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Rep. Gallego: Bipartisan proposal would benefit more than 400,000 AZ children

In Arizona, more than 400,000 children would quickly benefit from legislation that passed the U.S. House this week.

It’s a bipartisan proposal to expand the federal Child Tax Credit, after a pandemic-era expansion funded through the American Rescue Plan expired in 2022.

If passed, the proposal would lift as many as 500,000 children above the poverty line by 2025. Roughly 16 million children would be eligible nationwide, and roughly half of them live in families that would see a $630 or more gain in the first year.

“In the past we have not increased the amount that you get for our working class families” said Arizona Democrat Ruben Gallego. “And now we are voting, essentially, to do that.”

According to Gallego, this expansion is more finely tuned than the previous one.

“This is a compromise between Democrats and Republicans where businesses get a tax cut,” said Gallego. “And at the same time our families get a little relief. The benefit to Arizona is that it helps us both ways. Number one, we have a lot of families to set up. 400,000 families are going to have a good net benefit from this. But we also have a lot of tax cuts that are very beneficial to Arizona.”

One example is the research and development tax cut bundled with the proposal, which would encourage growth of in-state businesses investing in those areas.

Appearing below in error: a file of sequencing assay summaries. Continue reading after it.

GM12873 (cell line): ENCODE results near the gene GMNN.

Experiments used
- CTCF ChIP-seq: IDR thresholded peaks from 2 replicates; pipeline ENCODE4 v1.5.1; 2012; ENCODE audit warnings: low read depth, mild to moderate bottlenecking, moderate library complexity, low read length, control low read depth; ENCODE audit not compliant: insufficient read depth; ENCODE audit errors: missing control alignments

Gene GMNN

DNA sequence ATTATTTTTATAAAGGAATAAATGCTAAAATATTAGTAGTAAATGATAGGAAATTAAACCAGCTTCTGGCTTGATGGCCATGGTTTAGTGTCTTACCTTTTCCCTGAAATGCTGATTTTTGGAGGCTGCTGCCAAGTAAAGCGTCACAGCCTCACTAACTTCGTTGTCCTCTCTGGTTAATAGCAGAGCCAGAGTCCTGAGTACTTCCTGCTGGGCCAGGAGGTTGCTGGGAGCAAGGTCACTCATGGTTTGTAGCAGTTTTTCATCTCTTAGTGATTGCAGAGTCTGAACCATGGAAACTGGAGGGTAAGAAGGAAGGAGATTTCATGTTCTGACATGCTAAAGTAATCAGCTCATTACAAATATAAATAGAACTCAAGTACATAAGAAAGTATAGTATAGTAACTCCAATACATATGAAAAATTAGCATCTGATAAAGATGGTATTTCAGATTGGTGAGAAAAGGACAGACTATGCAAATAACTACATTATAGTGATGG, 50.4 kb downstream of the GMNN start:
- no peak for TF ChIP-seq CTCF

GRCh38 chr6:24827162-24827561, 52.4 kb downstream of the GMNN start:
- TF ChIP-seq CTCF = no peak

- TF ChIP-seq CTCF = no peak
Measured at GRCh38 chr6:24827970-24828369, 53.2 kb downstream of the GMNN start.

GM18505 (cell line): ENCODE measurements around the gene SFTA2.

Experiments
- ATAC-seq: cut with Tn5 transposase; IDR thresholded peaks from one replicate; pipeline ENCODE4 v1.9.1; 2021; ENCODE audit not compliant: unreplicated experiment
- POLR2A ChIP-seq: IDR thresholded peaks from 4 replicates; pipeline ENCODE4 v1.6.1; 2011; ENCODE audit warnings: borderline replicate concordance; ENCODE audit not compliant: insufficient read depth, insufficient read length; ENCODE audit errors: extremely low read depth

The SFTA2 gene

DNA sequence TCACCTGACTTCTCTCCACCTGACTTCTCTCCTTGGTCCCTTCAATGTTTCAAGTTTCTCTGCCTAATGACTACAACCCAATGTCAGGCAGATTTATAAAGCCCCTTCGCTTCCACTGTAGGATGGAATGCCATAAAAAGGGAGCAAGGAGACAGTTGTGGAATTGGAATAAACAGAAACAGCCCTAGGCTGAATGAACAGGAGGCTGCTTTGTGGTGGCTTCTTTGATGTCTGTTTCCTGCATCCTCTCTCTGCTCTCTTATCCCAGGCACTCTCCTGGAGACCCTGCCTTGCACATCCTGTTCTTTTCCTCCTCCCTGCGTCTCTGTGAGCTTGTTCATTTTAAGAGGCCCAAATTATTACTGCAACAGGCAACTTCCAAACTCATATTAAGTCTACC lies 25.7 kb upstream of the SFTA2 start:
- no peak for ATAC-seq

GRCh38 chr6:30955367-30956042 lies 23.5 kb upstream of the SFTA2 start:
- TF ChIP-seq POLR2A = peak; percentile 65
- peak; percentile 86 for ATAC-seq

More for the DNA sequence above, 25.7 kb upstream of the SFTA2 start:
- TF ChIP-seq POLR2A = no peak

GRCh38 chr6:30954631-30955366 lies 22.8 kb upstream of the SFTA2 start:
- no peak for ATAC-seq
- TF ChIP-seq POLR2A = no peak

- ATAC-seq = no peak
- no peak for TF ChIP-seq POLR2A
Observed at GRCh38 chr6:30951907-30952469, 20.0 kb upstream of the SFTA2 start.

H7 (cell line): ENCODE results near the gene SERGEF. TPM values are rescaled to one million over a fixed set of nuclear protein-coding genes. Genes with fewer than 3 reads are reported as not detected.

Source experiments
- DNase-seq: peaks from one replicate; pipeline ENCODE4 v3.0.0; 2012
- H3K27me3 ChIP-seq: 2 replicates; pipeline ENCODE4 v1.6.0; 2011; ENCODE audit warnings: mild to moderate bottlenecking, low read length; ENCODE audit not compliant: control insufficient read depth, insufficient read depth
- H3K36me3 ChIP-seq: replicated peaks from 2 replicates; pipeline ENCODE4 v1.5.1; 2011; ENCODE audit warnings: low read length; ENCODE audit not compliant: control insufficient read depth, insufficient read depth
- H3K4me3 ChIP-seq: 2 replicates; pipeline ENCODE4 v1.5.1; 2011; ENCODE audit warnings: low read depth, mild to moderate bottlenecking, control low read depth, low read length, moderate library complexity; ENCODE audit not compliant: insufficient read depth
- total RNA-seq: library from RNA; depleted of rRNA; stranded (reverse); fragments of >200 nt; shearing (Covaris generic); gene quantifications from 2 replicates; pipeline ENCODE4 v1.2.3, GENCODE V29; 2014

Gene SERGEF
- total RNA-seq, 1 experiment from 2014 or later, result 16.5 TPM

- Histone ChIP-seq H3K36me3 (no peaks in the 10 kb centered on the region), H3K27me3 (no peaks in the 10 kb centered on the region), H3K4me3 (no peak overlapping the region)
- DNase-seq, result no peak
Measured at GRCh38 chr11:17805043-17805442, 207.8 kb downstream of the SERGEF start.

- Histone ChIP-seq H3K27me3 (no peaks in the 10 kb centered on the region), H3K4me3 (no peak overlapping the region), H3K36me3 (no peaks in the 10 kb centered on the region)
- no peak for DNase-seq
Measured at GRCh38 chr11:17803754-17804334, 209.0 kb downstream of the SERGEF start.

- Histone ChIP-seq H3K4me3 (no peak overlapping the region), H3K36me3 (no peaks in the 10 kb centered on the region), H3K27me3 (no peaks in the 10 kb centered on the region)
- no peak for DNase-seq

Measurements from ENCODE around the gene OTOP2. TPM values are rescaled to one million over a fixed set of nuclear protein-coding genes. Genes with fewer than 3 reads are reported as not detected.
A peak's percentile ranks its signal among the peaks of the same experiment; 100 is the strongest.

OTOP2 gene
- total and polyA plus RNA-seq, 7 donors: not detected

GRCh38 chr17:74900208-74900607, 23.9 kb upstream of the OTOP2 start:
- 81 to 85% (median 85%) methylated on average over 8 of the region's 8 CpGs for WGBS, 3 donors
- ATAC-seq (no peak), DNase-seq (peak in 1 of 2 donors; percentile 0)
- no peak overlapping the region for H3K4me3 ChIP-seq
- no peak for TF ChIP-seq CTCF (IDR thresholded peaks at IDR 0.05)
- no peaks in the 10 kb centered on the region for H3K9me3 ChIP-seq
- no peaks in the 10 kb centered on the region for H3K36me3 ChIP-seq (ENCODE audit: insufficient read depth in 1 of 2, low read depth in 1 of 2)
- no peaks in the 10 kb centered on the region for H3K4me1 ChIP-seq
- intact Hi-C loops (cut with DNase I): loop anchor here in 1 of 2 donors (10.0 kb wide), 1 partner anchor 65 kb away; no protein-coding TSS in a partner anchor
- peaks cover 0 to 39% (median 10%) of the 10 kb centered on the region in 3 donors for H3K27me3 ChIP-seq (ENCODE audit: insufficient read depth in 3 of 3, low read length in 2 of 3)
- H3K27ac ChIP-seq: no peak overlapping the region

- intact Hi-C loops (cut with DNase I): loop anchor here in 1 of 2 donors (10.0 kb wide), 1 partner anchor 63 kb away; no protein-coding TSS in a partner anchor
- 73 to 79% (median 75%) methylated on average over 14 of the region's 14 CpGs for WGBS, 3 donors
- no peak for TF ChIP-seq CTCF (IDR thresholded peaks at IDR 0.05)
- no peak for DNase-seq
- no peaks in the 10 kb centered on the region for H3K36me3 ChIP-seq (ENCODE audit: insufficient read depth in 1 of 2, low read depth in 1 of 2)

“There needed to be a compromise in order for the working class, everyday Arizonans to have a chance – you know, have a little relief,” Gallego said.

Moving forward, it’s in the Senate’s hands.

“I don't want to go into this and sit on this bill with the Senate and say, ‘This is it, take it or leave it,’” said Gallego. “You just can’t do that. You’re not being realistic and you’re essentially punishing people you want to help. So I’m hoping that they keep the bill as is. And if they need to amend it, I hope they amend it the least amount. Because the goal of this is to help the most people, and I hope they have that same focus.”

If the expansion passes, he added, “If you assume that you are eligible for this, please talk to whoever does your taxes.”

Kirsten Dorman is a field correspondent at KJZZ. Born and raised in New Jersey, Dorman fell in love with audio storytelling as a freshman at the Walter Cronkite School of Journalism and Mass Communication in 2019.